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 Blooming Stars

Letting Go off Anger

            I am often asked as to how to let go of anger. And my answer is simple. If your anger serves a useful, beneficial purpose, keep it; if not, let it go. Very easily said; very difficult to put it into practice. In about 45 years of mental health practice in the USA and India, I cannot recall a single person who said that holding on to anger has been helpful. But how can we let it go? The first thing is to want to let go of it. This denotes the intention to release the anger. Once the will to let go of anger is set in motion, and the informed decision that letting go is more advantageous than holding onto it is made, sheer enlightened self-interest kicks in. Enlightened self-interest is the result of a well-executed assessment that holding on to anger is more harmful to the person who clings onto it than to the person at whom it is directed. In reality a negative and burdensome emotion is renting space in the inner life of a person.

            It negatively influences that person and weighs that person down while receiving no rent. Once the conscious decision to let go is made, the emotions will fall in line. In technical terms, the emotional, affective release will follow the intentional, cognitive release. Emotions are charged energies like spirited horses ready to prance; but they need to be reined in and directed in the direction by the mind. The emotional release will take time depending on personality factors, level of maturity, spiritual disposition, and one’s own world-view. A person who is cynical, has a distrustful view of life; a person who had an overwhelmingly negative experience of the hostile world around in early years of life will have extreme difficulty in letting go of anger. This person will have great difficulty in forgiving for his/her own good. On the other hand, a person who is secure, and has very little need for controlling others, and has an optimistic outlook on life will have little difficulty in letting go of cumbersome anger that damages him/her.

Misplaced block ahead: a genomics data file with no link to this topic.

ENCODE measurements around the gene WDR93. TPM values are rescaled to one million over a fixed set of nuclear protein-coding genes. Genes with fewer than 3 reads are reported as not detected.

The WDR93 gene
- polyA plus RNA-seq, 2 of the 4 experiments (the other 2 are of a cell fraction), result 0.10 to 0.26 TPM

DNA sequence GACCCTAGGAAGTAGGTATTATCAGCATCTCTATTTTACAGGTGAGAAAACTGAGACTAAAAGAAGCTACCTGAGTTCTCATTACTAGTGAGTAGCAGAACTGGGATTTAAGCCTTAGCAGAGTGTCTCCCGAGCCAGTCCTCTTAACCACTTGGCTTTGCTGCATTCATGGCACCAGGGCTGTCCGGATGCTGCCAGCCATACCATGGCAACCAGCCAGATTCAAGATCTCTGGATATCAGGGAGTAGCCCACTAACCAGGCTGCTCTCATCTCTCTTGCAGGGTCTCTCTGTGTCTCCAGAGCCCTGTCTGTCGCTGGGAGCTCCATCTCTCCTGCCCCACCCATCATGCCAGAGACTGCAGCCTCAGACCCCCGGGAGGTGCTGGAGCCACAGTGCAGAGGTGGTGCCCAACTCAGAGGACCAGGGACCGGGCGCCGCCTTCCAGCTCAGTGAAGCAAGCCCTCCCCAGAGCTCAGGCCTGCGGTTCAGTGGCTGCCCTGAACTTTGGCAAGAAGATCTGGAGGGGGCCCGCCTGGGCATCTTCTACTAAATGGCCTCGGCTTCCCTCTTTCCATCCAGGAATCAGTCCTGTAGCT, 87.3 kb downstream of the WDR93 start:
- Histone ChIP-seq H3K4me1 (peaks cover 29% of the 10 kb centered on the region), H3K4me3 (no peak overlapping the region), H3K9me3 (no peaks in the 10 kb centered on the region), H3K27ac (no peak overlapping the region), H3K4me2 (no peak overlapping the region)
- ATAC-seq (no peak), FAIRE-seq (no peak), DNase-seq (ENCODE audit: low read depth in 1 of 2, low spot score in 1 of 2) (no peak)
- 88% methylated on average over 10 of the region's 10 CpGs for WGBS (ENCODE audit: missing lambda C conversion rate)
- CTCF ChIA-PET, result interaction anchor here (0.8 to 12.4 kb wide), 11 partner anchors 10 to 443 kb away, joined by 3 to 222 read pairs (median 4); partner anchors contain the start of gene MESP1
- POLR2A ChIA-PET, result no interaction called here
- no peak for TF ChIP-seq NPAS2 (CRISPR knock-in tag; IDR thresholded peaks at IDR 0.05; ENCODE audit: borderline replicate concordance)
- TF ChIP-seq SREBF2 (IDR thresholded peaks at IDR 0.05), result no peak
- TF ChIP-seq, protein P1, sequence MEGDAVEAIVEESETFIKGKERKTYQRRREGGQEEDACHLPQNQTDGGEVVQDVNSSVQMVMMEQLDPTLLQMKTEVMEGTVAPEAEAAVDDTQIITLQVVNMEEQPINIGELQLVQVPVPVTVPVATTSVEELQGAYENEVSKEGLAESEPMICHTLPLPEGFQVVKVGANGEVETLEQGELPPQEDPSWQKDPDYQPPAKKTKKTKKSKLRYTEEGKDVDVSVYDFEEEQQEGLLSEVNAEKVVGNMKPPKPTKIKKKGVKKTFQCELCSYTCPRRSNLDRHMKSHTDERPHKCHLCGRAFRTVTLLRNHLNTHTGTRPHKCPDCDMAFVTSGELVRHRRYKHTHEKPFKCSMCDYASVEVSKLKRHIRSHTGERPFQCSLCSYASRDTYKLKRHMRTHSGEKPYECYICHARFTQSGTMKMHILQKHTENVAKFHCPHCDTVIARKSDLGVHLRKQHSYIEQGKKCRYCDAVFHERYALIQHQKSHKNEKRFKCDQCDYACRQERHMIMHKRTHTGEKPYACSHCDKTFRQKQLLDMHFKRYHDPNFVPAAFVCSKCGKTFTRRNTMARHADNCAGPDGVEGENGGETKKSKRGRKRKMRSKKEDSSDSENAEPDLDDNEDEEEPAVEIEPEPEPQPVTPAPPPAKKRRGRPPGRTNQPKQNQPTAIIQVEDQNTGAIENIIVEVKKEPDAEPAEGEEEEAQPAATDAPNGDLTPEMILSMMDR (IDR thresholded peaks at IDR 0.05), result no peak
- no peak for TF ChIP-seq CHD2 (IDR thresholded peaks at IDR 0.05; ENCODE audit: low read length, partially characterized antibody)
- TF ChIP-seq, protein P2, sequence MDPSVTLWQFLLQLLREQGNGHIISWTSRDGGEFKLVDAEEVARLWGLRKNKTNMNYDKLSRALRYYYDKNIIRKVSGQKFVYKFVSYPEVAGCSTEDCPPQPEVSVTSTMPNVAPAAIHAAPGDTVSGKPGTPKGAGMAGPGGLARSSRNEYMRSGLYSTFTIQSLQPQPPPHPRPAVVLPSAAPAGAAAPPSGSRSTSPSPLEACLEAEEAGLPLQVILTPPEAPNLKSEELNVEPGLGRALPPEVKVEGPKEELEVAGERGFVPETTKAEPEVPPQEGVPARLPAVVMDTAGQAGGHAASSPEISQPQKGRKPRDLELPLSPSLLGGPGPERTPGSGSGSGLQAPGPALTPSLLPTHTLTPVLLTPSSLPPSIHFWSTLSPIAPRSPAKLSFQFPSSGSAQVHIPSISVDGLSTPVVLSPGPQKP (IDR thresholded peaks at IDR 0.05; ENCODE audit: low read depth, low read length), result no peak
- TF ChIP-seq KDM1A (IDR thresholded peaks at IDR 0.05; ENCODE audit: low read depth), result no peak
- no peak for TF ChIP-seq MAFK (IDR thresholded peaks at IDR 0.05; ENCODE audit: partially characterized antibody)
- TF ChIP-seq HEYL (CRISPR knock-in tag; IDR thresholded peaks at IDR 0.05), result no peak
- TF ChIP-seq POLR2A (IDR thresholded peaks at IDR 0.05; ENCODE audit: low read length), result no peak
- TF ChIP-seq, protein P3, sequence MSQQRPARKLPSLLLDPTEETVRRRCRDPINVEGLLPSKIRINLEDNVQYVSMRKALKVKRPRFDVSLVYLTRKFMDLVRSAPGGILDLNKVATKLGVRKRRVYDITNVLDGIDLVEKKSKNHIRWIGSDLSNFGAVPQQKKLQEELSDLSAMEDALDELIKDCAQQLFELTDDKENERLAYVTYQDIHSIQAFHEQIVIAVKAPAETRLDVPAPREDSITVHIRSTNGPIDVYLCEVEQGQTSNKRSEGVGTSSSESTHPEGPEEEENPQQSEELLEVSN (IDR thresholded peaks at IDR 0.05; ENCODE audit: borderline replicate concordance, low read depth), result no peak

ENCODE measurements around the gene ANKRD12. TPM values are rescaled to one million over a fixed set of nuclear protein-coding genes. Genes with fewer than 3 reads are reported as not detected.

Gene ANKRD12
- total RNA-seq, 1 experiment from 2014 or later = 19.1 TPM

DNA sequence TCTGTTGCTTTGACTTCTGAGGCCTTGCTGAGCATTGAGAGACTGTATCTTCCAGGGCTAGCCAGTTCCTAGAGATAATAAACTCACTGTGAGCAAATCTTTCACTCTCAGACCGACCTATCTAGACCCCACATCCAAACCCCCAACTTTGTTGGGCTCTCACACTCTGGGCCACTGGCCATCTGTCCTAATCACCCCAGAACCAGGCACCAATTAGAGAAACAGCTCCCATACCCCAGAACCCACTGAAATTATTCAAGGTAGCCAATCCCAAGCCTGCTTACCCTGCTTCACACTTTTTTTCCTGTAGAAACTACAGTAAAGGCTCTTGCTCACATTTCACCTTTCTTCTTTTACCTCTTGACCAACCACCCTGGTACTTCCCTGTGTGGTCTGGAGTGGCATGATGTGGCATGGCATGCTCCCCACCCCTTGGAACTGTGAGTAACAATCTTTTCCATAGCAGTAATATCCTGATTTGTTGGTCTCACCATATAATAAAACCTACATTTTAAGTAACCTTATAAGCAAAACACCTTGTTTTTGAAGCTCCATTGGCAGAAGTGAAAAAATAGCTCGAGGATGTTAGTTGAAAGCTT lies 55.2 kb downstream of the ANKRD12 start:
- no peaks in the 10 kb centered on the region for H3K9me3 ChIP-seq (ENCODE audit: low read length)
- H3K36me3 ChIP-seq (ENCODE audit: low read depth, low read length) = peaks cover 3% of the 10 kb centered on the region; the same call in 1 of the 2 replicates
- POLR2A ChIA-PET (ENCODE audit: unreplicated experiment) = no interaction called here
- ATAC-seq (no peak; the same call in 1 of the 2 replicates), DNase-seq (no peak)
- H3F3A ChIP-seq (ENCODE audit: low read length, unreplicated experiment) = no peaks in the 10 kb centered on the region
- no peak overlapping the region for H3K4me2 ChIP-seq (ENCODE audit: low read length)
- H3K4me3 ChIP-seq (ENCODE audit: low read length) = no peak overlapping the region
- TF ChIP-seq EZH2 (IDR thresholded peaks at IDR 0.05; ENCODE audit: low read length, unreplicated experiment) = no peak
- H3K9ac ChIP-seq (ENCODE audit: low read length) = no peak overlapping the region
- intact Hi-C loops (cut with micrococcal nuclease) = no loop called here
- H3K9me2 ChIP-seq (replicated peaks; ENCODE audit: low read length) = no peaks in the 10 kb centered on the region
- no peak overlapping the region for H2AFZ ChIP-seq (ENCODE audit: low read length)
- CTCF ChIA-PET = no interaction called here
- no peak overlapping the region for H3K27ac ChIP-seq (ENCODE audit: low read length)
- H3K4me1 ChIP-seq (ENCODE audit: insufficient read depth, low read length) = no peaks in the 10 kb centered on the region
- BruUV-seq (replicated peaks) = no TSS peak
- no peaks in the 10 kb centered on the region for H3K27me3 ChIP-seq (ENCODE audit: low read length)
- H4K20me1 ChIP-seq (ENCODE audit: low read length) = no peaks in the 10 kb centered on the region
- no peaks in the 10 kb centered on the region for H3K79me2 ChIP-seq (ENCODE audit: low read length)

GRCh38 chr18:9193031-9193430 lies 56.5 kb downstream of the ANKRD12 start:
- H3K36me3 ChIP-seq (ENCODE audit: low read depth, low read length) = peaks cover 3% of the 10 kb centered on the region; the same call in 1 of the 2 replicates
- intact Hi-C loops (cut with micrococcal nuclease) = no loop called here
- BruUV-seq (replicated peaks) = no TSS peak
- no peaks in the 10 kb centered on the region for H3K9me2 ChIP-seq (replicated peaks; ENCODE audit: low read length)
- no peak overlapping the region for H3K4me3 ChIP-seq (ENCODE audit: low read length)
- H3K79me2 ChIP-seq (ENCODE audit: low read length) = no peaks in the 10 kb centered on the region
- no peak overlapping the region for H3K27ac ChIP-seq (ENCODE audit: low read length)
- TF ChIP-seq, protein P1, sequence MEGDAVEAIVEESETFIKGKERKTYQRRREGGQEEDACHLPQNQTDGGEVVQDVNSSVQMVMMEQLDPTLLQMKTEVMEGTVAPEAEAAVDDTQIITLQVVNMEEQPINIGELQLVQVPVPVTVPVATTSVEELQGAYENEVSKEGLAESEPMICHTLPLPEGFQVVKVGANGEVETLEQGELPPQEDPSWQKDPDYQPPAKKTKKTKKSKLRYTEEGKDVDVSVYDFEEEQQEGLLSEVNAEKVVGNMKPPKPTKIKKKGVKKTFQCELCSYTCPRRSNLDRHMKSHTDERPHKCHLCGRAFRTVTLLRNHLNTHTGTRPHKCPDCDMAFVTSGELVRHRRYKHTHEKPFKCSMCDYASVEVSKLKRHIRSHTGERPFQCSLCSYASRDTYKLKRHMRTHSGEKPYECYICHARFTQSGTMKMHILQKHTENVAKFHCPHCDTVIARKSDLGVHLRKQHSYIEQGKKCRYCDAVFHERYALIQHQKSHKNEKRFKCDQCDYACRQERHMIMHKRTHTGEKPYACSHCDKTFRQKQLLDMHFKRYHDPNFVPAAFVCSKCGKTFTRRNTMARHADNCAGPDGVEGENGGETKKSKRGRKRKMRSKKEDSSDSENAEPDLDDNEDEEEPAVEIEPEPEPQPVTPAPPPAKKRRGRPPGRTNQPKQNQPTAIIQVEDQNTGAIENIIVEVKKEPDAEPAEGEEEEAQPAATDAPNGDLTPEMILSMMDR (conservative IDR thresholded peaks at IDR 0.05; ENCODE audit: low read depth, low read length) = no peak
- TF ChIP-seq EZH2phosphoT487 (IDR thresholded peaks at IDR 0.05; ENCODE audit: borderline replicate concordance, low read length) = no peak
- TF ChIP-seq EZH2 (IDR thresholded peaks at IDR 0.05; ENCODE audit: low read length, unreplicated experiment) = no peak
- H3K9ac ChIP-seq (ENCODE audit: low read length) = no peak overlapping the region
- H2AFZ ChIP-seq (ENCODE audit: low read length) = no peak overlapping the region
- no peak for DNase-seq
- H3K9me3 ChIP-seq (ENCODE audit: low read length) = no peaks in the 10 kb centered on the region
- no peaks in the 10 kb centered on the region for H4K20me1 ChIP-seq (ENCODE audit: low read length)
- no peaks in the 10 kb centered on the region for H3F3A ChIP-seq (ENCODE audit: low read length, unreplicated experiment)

Letting go of anger becomes easier and easier as time goes by, and also as one experiences the benefits of it. As a result of letting go, one becomes more compassionate, understanding, empathic, tolerant, and aware; less judgmental, less dogmatic, and less critical; one is less tired, more energetic and enthusiastic, more accepting of self and others, and sleeps better; one enjoys life more fully. Viktor Frankel, a great Austrian psychiatrist, let go of his anger, channeled his energies, and survived the most abject of human conditions in a Nazi concentration camp; found meaning in life, and founded Logotherapy, a form of Existential Analysis - Existential Therapy. His wife and his parents were killed in concentration camps. Christ asked for forgiveness in one of his last statements on the cross for those who physically and emotionally abused, tormented, and crucified him. He said: “Father, forgive them; for they know not what they do” (Luke 23, 34). Persons who cause suffering to others, and occasion anger in them truly suffer from ignorance (avidya). If nothing else works, the fact they are ignorant, and the fact they are their own worst enemies is an adequate reason to let go of anger and to make the best out of life for all.


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